I visited the Detroit Historical Museum today, to celebrate 309 years of Detroit. Sure, it’s an inauspicious odd number, but think about how much has happened since 1701. For instance, we’ve changed countries multiple times since then (Detroit was originally French).
Wandering through the exhibits (if you want a review of the place, look for another blog, this writer is too hopelessly biased because I’ve been going since I was a kid) there was a theme – and although I knew it logically before, the reality set in.
We’ve been here before. And we can build a diverse economy. In some ways, we’ve always had one.
Here are some industries you may or may not know about, and part of the diverse economy we had:
Shipbuilding. Cigar making. Stoves. Pharmaceuticals. Beer. Railroad cars.
Automobiles happened here because we had the skills from things like making stoves to put to use matched with tinkerers (we’ve got tinkerers, and more popping up regularly). Today, a lot of the new technology initiatives happening are companies adapting their car-making past into the future for uses like windmills and aerospace.
We’ve historically had an entrepreneurial spirit. Henry Ford got started in a garage – so it makes sense to me that we shouldn’t be surprised of such entrepreneurship today, with companies such as Livio Radio, GSTV, EcoMotors and many others already here breaking out of the garage, getting funding, and happening – companies, that frankly, could be located anywhere.
Oh, and Henry Ford was a proponent of urban farming, too. So it shouldn’t surprise folks that’s one of many ideas that will be part of Detroit in the future.
The rumors of the death of the Detroit auto industry are also false – Ford is making a profit, GM is roaring back and Chrysler is moving forward.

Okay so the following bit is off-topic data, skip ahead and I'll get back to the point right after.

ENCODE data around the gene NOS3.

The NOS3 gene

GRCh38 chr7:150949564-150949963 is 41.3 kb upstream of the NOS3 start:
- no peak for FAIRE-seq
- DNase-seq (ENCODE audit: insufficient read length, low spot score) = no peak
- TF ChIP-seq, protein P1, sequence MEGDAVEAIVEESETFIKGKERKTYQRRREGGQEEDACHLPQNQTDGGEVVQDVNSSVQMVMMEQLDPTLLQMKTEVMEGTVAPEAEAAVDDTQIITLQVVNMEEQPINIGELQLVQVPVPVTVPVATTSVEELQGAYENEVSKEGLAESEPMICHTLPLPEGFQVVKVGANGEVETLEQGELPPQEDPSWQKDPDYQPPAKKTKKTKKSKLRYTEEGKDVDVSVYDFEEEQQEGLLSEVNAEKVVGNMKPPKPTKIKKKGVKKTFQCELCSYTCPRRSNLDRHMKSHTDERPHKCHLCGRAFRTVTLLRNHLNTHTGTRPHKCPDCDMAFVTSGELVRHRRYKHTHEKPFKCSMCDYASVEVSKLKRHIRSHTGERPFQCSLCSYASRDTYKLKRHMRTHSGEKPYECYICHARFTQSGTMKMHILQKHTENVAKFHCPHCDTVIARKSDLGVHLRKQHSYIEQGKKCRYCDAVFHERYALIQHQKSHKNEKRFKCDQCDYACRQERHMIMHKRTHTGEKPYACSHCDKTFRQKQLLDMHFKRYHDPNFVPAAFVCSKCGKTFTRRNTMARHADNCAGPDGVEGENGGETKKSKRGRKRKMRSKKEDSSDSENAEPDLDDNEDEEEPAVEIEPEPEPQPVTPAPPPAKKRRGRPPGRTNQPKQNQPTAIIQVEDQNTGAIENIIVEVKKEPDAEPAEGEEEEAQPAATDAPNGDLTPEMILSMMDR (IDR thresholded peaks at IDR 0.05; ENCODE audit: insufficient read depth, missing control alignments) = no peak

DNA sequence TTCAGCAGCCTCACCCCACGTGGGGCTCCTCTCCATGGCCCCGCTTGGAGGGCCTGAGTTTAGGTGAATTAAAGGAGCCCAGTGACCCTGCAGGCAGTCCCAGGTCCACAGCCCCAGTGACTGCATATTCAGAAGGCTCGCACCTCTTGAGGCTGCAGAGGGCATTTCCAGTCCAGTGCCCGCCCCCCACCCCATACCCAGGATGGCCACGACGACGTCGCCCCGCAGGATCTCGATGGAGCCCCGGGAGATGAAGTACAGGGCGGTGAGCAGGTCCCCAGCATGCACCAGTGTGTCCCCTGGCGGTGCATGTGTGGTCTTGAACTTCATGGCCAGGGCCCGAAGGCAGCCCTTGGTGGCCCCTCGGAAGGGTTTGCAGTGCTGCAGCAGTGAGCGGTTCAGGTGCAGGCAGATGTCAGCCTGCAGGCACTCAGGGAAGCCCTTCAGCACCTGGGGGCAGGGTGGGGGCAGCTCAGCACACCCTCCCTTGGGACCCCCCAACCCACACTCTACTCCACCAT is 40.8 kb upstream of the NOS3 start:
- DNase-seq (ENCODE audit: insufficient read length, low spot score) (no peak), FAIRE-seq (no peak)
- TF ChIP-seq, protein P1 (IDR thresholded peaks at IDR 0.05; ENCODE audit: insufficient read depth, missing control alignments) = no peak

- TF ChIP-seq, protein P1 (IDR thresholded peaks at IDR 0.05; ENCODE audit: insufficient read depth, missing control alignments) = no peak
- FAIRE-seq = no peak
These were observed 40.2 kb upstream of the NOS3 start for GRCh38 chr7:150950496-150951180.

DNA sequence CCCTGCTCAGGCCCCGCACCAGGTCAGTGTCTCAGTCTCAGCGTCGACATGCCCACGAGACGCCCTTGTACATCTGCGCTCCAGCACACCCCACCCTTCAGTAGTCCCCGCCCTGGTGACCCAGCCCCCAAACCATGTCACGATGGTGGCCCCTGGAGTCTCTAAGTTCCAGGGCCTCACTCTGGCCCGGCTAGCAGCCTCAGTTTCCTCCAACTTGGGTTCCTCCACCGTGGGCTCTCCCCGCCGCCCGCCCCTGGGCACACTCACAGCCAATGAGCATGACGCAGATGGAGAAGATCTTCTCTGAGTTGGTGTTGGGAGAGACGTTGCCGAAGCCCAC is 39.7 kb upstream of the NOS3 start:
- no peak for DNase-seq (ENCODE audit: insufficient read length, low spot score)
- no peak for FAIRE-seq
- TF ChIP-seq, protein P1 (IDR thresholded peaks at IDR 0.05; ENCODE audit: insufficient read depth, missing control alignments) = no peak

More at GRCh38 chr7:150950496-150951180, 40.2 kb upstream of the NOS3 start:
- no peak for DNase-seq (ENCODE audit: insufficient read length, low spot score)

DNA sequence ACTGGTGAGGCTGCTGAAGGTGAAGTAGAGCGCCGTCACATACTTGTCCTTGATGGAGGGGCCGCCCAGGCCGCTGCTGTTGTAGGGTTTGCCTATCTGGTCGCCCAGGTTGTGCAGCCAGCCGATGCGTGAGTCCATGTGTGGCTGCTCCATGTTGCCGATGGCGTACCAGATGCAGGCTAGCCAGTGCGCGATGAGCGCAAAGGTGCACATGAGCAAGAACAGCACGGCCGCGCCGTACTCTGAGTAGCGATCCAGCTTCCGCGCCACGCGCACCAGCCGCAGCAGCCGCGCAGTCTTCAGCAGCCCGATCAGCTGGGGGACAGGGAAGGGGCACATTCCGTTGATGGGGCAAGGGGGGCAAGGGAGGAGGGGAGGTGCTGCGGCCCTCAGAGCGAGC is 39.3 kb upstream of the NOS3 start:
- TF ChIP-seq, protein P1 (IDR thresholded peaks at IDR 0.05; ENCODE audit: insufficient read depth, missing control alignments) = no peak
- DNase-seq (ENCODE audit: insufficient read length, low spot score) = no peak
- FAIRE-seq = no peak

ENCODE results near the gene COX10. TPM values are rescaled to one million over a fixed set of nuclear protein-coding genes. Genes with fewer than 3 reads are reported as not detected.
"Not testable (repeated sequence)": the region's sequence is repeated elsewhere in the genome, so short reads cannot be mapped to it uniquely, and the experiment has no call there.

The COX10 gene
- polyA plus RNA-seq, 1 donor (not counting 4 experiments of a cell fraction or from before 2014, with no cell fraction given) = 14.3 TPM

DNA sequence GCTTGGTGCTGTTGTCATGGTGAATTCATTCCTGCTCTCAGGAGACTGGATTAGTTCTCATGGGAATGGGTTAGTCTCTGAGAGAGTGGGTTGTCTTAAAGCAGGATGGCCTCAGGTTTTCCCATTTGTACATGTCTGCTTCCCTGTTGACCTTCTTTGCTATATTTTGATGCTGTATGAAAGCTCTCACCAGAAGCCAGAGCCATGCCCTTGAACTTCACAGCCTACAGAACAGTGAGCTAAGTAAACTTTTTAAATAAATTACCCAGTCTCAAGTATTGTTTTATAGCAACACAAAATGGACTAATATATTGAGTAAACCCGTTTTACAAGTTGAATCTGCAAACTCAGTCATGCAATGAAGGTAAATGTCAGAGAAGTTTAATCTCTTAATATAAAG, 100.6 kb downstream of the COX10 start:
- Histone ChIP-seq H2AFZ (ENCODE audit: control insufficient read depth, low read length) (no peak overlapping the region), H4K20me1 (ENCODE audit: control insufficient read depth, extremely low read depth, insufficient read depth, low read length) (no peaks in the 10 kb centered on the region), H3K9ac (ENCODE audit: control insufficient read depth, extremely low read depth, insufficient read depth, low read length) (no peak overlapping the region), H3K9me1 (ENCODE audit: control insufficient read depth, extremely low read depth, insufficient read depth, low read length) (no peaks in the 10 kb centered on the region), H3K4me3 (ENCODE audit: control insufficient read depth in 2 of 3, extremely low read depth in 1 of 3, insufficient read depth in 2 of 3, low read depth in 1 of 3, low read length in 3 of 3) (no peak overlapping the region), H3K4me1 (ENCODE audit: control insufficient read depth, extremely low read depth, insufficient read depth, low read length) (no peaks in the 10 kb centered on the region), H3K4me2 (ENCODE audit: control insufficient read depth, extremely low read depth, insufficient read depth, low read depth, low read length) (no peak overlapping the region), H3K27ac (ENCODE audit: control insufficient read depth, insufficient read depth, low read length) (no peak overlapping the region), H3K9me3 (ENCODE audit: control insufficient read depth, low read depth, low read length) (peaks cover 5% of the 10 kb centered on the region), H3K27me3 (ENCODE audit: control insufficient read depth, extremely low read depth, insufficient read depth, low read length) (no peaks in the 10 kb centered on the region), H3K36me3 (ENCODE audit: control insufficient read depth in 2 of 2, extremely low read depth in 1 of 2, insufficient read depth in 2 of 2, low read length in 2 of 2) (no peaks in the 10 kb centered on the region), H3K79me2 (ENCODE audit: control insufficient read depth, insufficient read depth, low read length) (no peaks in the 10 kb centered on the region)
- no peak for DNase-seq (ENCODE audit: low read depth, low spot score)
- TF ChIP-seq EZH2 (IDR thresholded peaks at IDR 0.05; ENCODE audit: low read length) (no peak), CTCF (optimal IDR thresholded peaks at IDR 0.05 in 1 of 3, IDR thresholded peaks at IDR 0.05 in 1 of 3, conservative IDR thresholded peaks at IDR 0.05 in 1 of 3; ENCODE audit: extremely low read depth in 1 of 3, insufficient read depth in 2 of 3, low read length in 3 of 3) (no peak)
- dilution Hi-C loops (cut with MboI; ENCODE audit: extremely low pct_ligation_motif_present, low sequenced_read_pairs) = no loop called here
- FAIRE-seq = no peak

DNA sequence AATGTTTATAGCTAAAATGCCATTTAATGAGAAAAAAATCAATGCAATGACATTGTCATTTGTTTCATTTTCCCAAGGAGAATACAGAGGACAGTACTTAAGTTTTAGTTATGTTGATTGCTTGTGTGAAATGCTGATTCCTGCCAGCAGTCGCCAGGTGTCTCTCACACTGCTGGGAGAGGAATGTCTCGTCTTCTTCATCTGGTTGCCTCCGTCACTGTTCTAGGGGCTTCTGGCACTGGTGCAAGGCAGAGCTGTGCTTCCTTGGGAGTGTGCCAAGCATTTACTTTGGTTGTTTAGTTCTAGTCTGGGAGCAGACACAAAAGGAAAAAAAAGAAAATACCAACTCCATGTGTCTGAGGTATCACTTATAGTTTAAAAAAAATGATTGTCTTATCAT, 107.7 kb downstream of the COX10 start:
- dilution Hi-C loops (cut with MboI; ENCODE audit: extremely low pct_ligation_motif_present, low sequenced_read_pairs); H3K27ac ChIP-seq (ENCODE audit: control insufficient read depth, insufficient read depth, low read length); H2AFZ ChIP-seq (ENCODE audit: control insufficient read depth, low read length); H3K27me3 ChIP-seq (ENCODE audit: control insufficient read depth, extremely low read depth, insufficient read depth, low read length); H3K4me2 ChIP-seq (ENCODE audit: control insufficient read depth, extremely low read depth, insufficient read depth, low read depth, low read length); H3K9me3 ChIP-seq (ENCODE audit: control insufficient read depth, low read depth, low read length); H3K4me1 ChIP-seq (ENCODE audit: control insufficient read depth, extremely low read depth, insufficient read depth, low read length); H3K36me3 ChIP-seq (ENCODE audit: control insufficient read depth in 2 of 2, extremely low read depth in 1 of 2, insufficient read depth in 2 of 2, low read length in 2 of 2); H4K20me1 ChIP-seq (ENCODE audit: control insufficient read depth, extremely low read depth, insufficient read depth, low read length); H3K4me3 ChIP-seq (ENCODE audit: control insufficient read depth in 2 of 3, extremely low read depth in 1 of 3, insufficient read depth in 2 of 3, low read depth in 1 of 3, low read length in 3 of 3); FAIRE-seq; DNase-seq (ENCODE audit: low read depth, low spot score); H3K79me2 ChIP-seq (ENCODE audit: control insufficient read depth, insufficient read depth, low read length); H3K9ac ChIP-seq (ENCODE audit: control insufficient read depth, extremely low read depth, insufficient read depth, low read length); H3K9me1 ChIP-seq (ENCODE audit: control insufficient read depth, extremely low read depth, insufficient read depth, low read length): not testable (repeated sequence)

Wayne State is doing some innovative things with bioscience and energy (not forgetting the new Oakland University med school or Medical Main Street); TechTown and Automation Alley are opening the doors to international investment through their programs.
Let’s not forget music. And lots of it. We were the home of Motown (in my mind, will always be – the soul of that sound is here); our Hard Rock downtown has walls littered with memorabilia from big name acts throughout time, not to mention the oft-cited Eminem and Kid Rock of today. We also have the largest country music event in the nation in the hoedown.
Our indie scene is alive and well, and we can’t forget the international impact electronic and techno have made. By the way – another region, San Francisco – was known for it’s music way before there was a Silicon Valley nearby. In some ways, it was part of the creative genesis of some of the brightest companies ever (Apple founder Steve Jobs’ main possession for awhile, before he owned a couch, was a giant hi-fi system for a reason).
However, we’re told by whomever that we can’t. And there’s something to perception. People, when told things are a certain way, that something is horrible, downtrodden, or bad, studies show they tend to be colored by that information (not just about Detroit but just about everything). That’s why it is important to get the complete story of Detroit out. We know you want to hear it, and share it. We know the thousands of people (thank you!) who read these words are affecting change from Midtown to Madison Heights to Milford. And the media, who take the time to stop by, we appreciate you giving us the opportunity to show the real region. A city with challenges, but also a city with love, hope, forgiveness, passion, creativity, work ethic, and more.
So the birthday gift we all could give Detroit – and in some ways, ourselves – is to share the experiences that have had an impact and why you’re here with someone else. Someone who maybe doesn’t expect it. Or someone who has given up. I know from personal experience that sometimes it takes a little encouragement to keep in love with the D; and some come to love it later on.
So let us bring people into the fold by telling the real Detroit story. Outreach, whether they’re here or not. Mend fences. Put the words of division behind. Tell the story, and as our growing social media community says, “if you’ve got it, share it.”